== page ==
March 8 is the 100th anniversary of International Women's Day
, an annual event that celebrates women and all that they offer to their families, to each other, to their communities, and to the world as a whole. This year's theme — Equal access to education, training and science and technology: Pathway to decent work for women — highlights the need to support women of all ages and walks of life as they struggle to make their way in the world.
Ready to inspire? Here are four books that appeal to girls and boys alike while they celebrate women of myth, legend, and history from all around the world.
1. "The Serpent Slayer and Other Stories of Strong Women" by Katrin Tchana and Trina Schart Hyman. The 18 stories in this book are tales of heroines — women with courage, women with brains, and women with strength who concquer evil and restore peace. "The Serpent Slayer" includes the story of Li Chi, the serpent slayer, and the old woman savvy enough to outsmart the devil. It's a fun and fantastic for boys and girls of all ages.
2. "Girls Think of Everything: Stories of Ingenious Inventions by Women" by Catherine Thimmesh. This ode to women inventors is a fabulous collection of stories about the women and girls whose ideas changed the world. From the NASA scientist who created space bumpers to protect rocket ships to the 10-year-old student who invented paper that enables people to write in the dark, this book is sure to inspire the next generation of female inventors and thinkers!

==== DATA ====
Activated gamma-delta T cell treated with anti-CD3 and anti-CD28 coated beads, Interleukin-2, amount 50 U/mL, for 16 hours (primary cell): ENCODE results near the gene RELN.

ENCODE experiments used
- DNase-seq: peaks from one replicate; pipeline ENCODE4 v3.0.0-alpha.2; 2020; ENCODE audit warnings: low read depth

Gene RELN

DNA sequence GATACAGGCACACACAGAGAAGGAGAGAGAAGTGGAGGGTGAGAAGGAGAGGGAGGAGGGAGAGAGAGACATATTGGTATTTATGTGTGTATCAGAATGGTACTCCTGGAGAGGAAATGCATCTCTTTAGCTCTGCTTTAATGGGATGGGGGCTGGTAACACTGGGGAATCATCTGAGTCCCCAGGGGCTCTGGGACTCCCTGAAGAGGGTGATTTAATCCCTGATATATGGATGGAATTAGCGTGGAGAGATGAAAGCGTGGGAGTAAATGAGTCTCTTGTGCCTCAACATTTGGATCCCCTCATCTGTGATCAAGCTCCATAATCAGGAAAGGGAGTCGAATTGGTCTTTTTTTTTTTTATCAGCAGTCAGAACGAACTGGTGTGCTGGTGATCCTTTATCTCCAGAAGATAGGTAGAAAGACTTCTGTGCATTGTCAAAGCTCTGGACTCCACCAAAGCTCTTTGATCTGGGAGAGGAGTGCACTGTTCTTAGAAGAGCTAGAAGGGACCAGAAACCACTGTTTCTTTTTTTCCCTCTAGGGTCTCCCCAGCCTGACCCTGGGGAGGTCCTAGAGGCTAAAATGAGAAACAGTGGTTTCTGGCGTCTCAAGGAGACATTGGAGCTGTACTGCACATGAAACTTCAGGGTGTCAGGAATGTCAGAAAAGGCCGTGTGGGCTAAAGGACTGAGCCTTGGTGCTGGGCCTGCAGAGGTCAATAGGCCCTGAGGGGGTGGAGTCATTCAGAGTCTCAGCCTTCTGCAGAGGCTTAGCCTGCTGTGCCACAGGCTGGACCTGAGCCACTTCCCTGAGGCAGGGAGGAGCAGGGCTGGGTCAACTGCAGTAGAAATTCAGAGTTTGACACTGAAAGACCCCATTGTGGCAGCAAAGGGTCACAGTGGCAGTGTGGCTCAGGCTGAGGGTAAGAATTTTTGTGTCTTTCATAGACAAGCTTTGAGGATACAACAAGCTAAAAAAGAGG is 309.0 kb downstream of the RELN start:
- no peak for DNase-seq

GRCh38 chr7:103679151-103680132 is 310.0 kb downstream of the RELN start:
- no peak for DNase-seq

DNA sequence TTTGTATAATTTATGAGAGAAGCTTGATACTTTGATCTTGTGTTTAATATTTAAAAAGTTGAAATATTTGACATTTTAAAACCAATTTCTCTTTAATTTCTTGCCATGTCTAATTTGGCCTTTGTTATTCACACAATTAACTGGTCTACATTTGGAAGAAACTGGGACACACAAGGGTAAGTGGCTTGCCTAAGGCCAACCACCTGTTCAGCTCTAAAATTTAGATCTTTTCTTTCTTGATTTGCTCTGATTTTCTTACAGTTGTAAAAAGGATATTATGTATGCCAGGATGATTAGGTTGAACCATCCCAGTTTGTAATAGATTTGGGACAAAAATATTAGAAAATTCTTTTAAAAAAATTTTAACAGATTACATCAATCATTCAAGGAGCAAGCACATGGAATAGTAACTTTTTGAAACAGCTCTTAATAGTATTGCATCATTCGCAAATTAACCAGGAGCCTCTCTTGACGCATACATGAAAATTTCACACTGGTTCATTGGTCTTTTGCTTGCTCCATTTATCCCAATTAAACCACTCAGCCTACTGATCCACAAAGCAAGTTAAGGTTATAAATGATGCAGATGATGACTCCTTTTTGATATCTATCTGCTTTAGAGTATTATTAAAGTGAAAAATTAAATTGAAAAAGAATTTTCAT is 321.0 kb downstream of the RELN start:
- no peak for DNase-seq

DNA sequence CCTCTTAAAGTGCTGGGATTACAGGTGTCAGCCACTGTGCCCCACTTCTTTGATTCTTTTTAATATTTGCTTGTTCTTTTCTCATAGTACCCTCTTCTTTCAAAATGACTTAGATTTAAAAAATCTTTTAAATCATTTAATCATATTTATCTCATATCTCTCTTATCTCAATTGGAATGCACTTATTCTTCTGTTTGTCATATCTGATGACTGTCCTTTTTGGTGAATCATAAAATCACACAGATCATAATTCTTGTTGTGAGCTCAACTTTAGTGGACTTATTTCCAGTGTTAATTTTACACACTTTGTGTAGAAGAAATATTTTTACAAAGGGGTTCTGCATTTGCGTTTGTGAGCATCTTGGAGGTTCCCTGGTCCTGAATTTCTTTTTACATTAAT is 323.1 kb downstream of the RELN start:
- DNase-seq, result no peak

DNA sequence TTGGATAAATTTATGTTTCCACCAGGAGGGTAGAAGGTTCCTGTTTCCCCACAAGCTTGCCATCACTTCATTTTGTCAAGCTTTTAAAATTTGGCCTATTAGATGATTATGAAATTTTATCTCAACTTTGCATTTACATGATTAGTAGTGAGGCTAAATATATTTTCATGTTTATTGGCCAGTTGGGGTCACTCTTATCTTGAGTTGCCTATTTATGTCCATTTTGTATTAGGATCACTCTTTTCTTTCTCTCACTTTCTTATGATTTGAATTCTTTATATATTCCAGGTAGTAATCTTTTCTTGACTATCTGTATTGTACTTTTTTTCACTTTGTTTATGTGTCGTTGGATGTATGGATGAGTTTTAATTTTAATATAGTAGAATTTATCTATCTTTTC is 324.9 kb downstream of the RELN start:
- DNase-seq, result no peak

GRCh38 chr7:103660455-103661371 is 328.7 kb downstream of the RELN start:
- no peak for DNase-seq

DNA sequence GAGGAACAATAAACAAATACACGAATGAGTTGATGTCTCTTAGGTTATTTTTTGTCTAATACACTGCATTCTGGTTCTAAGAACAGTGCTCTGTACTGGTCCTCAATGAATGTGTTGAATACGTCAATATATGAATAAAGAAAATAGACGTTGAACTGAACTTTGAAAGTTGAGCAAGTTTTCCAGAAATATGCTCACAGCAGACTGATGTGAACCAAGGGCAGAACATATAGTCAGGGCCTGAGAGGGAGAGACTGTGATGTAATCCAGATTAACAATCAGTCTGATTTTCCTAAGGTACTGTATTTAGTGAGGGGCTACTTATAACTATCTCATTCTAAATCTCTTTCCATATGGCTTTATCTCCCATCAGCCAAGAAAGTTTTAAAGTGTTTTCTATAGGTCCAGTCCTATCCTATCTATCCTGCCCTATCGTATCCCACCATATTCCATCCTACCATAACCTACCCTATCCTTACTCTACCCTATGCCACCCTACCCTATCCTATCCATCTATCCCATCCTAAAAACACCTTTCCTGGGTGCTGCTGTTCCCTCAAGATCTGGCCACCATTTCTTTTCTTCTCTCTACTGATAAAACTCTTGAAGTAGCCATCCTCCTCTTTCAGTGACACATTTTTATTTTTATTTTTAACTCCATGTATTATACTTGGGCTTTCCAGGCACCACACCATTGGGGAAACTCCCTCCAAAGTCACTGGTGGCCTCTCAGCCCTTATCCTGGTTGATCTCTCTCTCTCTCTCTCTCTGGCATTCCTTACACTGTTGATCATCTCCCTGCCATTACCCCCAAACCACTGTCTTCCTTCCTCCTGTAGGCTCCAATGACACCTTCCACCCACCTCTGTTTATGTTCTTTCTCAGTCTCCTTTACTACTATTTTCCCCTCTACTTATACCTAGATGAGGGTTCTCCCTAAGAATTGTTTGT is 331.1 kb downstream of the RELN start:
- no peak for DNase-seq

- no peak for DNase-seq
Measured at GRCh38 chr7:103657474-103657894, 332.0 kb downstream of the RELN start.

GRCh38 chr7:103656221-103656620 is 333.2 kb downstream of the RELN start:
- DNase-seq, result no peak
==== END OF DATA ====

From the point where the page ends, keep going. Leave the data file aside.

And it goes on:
3. "Cut from the Same Cloth: American Women of Myth, Legend, and Tall Tale" by Robert D. San Souci. This collection includes stories — both fact and fiction — of women from all backgrounds of American culture. Moving from East to West across North America, San Souci includes stories of heroines of Native American, African American, Mexican American, and Canadian traditions, each with their own unique tales of bravery, strength, and street-smarts that helped them achieve what they set out to accomplish.
4. "Amelia to Zora: Twenty-Six Women Who Changed the World" by Cynthia Chin-Lee. At first glance, the women included in this collection seem to have little in common — other than their gender. Their fields vary. from the arts, to sports, to journalism, to science. Yet, reading the biographies of women like Dolores Huerta, Maya Lin, Frida Kahlo, and Lena Horne, one realizes that it is their strength of character, their determination, their passion, and their imagination that bind their stories together and made these women so incredible.